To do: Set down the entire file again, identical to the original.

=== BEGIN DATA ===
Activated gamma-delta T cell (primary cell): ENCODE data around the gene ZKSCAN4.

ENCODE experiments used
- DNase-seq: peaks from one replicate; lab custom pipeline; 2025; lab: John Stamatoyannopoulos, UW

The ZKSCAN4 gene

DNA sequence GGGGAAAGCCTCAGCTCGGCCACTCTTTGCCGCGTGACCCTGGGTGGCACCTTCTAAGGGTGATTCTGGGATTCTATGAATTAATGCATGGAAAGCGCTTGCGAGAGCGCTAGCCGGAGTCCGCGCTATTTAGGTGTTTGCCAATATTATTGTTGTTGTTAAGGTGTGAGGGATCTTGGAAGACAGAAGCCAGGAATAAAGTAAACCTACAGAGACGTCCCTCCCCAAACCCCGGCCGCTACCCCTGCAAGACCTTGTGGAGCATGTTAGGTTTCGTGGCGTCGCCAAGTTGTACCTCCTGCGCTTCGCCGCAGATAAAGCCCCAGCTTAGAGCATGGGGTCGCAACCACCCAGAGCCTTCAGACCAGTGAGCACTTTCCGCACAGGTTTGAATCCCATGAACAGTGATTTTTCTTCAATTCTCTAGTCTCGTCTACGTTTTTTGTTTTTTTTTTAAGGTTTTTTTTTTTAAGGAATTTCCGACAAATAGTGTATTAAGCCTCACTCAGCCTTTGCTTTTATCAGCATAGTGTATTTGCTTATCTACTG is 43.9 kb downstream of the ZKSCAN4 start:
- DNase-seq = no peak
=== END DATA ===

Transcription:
Activated gamma-delta T cell (primary cell): ENCODE data around the gene ZKSCAN4.

ENCODE experiments used
- DNase-seq: peaks from one replicate; lab custom pipeline; 2025; lab: John Stamatoyannopoulos, UW

The ZKSCAN4 gene

DNA sequence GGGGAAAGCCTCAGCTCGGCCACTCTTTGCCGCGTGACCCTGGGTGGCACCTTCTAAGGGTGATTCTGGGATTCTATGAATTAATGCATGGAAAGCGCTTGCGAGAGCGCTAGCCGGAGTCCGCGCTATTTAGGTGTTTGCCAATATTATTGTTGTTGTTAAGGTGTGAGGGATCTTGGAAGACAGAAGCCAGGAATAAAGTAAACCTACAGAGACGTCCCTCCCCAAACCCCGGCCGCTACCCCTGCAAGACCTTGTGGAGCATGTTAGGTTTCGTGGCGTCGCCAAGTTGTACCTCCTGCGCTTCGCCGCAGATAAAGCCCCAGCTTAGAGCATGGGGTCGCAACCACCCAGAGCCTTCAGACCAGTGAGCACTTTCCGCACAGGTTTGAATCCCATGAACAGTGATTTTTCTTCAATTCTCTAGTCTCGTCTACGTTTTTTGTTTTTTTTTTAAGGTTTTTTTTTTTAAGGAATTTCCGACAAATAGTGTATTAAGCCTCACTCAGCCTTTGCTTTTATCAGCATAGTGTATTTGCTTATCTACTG is 43.9 kb downstream of the ZKSCAN4 start:
- DNase-seq = no peak